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Environment Versus Heredity1

Nature volume 85, pages 1112 (03 November 1910) | Download Citation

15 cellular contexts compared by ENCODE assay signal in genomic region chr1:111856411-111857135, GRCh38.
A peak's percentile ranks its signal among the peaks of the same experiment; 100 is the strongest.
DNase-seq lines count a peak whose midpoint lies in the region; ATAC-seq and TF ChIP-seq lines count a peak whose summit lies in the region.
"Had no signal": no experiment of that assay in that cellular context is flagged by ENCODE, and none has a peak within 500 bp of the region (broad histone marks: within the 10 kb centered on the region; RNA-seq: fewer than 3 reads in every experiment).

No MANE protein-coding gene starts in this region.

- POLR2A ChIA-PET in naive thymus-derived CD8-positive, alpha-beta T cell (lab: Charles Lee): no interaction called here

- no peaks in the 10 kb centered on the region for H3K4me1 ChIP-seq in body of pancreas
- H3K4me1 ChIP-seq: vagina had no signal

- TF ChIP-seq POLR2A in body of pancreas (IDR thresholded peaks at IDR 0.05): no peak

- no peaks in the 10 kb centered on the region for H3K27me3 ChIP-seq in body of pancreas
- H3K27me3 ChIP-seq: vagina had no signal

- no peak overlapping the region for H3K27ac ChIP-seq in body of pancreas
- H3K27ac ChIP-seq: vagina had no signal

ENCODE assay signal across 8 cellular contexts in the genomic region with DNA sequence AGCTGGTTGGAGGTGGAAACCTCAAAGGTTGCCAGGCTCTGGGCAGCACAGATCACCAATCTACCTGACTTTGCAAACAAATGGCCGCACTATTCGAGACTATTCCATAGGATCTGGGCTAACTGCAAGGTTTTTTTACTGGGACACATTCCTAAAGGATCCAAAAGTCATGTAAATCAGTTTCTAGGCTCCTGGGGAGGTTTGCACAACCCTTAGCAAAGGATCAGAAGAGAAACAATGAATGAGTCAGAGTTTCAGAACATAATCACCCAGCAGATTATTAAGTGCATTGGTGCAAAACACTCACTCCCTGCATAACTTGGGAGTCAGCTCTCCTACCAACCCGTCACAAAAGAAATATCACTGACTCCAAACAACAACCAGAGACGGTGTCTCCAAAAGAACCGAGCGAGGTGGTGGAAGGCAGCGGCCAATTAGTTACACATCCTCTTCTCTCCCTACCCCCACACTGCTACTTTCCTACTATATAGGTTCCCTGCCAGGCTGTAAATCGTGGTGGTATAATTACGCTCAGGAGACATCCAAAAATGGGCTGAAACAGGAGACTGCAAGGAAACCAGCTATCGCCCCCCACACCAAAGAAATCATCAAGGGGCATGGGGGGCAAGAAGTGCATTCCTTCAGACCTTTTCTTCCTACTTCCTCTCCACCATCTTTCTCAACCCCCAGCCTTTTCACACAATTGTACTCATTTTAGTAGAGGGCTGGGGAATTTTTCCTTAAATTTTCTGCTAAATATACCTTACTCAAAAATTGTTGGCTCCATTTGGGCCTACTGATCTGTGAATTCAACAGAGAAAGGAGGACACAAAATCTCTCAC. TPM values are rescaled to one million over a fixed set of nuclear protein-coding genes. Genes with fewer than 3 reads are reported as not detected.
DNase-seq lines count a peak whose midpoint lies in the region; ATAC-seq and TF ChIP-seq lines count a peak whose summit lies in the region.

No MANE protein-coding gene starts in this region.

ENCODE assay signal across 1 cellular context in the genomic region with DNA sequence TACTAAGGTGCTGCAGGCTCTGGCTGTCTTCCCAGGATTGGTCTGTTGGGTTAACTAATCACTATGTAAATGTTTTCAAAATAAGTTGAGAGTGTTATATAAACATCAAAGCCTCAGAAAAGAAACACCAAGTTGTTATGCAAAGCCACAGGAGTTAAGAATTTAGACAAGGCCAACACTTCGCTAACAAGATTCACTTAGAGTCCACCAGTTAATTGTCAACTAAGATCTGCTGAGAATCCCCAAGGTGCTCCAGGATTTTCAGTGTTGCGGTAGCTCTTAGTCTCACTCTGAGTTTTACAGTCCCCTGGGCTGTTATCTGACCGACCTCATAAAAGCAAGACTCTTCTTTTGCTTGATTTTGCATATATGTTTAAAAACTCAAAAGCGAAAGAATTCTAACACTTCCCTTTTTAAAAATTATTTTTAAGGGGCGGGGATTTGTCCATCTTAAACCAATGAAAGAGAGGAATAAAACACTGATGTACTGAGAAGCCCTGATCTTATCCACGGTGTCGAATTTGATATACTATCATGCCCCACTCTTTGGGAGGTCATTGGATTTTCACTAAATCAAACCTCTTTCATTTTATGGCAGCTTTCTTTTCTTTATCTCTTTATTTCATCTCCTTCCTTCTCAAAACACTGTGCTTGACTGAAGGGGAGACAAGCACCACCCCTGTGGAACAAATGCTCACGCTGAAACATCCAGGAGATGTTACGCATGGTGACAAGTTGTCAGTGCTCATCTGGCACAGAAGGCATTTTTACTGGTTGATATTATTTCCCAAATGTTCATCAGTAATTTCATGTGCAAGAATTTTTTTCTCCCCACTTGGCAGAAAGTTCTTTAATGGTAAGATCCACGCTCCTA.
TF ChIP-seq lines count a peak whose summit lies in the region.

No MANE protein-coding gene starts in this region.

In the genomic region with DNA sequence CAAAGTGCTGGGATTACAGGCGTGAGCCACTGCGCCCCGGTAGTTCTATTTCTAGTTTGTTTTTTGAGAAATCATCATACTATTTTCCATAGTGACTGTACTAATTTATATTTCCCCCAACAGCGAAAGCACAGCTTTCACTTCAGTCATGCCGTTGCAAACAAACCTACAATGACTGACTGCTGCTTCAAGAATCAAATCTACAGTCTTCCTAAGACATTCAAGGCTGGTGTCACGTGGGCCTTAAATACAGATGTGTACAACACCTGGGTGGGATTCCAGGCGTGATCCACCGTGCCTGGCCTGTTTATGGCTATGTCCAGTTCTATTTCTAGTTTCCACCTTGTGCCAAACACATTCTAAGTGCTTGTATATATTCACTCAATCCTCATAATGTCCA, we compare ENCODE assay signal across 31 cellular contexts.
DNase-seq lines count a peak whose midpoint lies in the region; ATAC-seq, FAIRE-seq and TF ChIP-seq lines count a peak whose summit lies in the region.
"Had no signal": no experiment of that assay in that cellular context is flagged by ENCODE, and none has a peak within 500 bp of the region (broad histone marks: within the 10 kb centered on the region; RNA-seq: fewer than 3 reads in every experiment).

THE question of the assimilation o of immigrants under American conditions has long been looked upon as of vital importance, and it has been much discussed, but heretofore with Kttle accurate information. Speaking from general personal observation, people have thought that under the influence of the existing educational, social, and political conditions the immigrants gradually change their habits of life and their ways of thinking, and thus become Americans. The statement is often made that American citizens tend to resemble the American Indian, meaning thereby some generalised type of lains Indian, but this has never been put to scientific, test. Little or no thought, however, has been given to the possible effect of the physical and social,environment on the physical type of descendants of immigrants. The establishment by Congress of the Immigration Commission in February, 1907, gave the. opportunity for a thorough investigation of the problems of immigration, and the inquiry into the anatomical characters of immigrants and their descendants was put under the direction of Prof. Franz Boas, of Columbia University, than whom no better selection could have been made. The present short report deals with only a portion of the material collected, but results obtained are of unexpected interest and importance.

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